This semisolid oil is a sweetly smoky, earthy and mysterious base note. It has a touch of rose to the aroma, and years ago it was used to adulterate Rose Otto.
Emotionally the oil is relaxing and calming, a wonderful de-stresser. The tree is called sacred by the natives of Paraguay, so the oil might also be a good addition to a sacred or meditative blend.
Physically it is said to be anti-inflammatory. Some sources recommend Guaiacwood essential oil as a venous or lymphatic decongestant. I would blend it with Cistus for this use. (Come to think of it, aromatically it would complement Cistus as well. The blend would be delightful!) This same decongesting effect would make Guaiacwood useful for treating the pelvic congestion that can accompany or cause PMS.
Other sources recommend using Guaiacwood in blends to treat gout, rheumatism or arthritis pains, as well as simple fluid retention.
Please note that this is a very thick oil. It can easily be spooned out of the bottle, if you have something small enough to do so. If not, the bottle will need to be warmed to turn the solid oil to liquid. It takes quite a bit of warming to do so.
Safety: Robert Tisserand advises that: no known hazards
Certificate of Analysis:
Batch No. PA-48516
Batch No PA-58937
Batch No. PA-59176
BLENDS WITH: Bergamot, Elemi, Frankincense, Geranium, Grapefruit, Jasmine, Lavender, Orange Blossom Absolute, Oakmoss, Palma Rosa, Patchouli, Rose, Sandalwood, and Ylangylang.
Guaiacwood was sort of an impulse purchase for me. I can always use anti-inflammatory oils, and how can I not be curious about “sweet, smoky, earthy and mysterious?” It’s full of sesquiterpenols, so it should practically last forever even if I don’t use it much, and I was also picking up cistus, so why not try lymphatic massage on the stubborn lymph nodes that won’t go away after my teenage infection so long ago?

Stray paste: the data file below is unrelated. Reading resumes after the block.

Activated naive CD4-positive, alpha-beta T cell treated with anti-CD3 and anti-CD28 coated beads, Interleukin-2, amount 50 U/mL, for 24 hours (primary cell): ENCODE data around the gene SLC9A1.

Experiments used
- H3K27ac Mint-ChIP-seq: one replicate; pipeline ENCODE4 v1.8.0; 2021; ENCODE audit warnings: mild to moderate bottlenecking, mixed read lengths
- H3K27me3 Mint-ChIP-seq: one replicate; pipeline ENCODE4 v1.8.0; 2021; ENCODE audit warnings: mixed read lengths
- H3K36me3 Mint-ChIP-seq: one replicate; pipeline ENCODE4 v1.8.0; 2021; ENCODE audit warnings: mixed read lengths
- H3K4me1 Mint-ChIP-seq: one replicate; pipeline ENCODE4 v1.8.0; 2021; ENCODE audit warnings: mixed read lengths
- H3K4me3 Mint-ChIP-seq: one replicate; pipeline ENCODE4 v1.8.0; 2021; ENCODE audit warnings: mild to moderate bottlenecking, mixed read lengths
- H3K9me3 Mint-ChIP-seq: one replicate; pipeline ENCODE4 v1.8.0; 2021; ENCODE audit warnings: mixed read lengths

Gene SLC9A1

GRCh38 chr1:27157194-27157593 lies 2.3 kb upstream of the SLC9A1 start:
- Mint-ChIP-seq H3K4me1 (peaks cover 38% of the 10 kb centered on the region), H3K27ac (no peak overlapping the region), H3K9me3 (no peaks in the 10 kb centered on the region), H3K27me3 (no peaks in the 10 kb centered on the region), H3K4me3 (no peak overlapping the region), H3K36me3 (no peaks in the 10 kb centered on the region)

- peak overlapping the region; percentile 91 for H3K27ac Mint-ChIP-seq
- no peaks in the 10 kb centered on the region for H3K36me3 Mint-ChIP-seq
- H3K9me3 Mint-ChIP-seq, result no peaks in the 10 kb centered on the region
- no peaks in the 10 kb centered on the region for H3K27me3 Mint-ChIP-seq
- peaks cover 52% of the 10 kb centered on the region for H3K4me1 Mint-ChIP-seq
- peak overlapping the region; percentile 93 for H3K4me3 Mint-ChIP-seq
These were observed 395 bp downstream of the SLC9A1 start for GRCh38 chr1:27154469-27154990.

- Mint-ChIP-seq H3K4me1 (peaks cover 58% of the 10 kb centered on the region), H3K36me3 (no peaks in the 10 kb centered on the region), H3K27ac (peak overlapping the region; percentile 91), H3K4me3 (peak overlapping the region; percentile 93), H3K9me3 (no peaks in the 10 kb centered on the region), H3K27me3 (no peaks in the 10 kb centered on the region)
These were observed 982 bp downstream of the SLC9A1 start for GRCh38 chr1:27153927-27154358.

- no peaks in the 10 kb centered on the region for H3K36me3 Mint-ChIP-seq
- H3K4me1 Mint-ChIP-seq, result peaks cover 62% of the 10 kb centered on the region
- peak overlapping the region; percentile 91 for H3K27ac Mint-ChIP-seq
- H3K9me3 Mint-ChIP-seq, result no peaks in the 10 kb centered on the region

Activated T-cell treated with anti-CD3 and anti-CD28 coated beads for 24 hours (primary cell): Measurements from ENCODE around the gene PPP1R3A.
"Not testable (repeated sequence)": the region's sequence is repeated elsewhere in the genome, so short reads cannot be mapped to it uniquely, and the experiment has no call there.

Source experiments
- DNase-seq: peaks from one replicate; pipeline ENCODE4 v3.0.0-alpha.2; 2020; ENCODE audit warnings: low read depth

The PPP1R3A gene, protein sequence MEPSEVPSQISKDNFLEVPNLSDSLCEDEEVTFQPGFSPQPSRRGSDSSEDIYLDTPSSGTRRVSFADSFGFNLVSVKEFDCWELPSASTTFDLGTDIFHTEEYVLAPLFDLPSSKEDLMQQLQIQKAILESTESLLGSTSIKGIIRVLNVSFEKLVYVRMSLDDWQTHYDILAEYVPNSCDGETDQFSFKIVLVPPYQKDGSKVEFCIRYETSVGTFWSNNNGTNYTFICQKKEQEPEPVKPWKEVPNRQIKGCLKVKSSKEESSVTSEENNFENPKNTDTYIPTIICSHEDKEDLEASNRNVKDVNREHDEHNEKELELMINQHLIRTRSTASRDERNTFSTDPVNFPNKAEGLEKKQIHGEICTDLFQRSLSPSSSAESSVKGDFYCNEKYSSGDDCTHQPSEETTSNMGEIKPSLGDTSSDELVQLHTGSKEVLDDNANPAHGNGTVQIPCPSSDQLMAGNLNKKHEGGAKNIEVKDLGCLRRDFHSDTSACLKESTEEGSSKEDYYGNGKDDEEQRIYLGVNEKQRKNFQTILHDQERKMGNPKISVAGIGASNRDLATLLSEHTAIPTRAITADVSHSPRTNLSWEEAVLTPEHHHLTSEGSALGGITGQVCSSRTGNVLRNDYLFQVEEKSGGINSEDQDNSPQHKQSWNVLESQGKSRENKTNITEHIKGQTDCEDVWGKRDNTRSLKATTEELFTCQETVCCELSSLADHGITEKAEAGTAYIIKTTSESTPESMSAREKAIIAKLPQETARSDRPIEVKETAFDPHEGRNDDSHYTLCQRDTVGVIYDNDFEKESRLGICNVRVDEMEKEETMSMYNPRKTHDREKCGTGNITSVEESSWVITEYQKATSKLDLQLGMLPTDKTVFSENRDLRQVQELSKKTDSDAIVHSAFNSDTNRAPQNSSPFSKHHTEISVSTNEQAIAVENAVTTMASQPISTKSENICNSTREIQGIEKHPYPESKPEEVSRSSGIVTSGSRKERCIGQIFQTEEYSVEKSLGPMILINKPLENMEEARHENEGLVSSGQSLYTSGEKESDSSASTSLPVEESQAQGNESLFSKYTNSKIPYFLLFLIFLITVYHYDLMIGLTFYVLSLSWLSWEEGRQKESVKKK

I am trying not to open my oils until I actually use, and my curiosity got me again, so I took my new guaiacwood oil out of my oil fridge. It took some effort to open the jar, and OH MY GOODNESS.
There is this stall that sells sweet potatoes roasted with hardwood burning fire, roasted right on the spot in front of the grocery store we sometimes go to. The smell is so enchanting that it is impossible not to get a bag right there, even if you can buy cheaper sweet potatoes right inside the store and roast it in your oven or fireplace. The sweetness of roasted sweet potato on the verge of charring outside mingles with the wood smoke to create such happy sensation that takes everyone to fireplace inside a snow-covered cottage.
And this guaiacwood is exactly that. Subtle sweetness filled my nostrils along with complex wood-smoke-y aroma that is almost nutty, and oh so very delicious. The smokiness is similar to my muhuhu oil but much more complex. Woodsy part is not strong, and it smells more nutty and not so much “wood,” but it does remind me of woods because the “smokey” is so clean and like burning hardwood.
The only downside is that it’s not an oil I can easily use on-the-go due to being solid, so I can’t just drop make a quick blend to use right away in my diffuser. I think I am going to make a dilution of this in MCT or a solvent/solublizer to thin it and add tiny bits to enhance the aroma of whatever blends that it would fit. I think this oil will blends well not only with citrus or floral oils, but also with spices to add softness and complexity to fragrance.
I didn’t try blending or using it yet, but I didn’t care. The aroma alone won me over. Even if this oil does not offer much therapeutically, and Battaglia’s book says that may be the case, but I am OK with it. And I never buy oils “just for the smell” to use for myself, so this is saying a lot.
[Marge’s comment….some oils are just for joy. Sound like this one is yours.]